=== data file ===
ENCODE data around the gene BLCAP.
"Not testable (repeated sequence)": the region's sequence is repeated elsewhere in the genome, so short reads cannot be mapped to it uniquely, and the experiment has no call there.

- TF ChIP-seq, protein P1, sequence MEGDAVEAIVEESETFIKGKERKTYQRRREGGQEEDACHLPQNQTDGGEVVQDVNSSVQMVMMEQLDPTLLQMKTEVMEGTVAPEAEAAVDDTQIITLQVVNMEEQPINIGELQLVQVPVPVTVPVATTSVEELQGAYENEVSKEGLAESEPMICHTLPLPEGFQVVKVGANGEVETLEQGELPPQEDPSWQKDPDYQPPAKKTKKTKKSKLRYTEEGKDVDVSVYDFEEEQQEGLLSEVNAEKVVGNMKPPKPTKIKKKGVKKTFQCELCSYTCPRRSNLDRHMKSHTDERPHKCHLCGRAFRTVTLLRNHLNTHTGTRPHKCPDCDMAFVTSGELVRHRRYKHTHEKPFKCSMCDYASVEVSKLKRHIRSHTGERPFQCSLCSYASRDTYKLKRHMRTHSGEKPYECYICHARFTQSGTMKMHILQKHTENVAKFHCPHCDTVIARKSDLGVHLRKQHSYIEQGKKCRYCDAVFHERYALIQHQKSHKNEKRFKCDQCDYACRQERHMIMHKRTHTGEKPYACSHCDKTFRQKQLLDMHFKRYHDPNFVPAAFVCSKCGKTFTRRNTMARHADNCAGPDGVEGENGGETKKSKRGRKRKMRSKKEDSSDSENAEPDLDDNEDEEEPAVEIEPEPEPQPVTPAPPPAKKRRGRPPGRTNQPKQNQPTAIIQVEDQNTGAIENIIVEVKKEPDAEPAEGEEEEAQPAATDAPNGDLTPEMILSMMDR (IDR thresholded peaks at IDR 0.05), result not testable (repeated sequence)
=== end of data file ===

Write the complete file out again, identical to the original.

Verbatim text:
ENCODE data around the gene BLCAP.
"Not testable (repeated sequence)": the region's sequence is repeated elsewhere in the genome, so short reads cannot be mapped to it uniquely, and the experiment has no call there.

- TF ChIP-seq, protein P1, sequence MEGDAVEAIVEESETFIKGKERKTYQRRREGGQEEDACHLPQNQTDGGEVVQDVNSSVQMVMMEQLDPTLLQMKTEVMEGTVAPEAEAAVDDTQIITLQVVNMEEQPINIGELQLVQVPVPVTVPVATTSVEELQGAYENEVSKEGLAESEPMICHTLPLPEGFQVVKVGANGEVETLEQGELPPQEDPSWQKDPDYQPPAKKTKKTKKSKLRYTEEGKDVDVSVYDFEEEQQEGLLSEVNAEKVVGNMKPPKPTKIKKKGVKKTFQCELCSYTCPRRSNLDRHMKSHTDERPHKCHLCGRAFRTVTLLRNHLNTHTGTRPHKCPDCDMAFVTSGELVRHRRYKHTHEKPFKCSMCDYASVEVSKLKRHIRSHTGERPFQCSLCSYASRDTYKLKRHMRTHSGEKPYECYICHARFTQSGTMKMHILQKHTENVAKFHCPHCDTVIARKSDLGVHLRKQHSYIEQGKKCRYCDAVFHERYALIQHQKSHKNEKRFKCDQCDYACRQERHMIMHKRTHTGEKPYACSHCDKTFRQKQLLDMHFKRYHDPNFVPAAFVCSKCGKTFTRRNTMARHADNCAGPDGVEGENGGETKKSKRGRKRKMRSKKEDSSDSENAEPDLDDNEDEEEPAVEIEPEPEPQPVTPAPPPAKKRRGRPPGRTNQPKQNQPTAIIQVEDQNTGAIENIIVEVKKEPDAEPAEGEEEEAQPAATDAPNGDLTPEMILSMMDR (IDR thresholded peaks at IDR 0.05), result not testable (repeated sequence)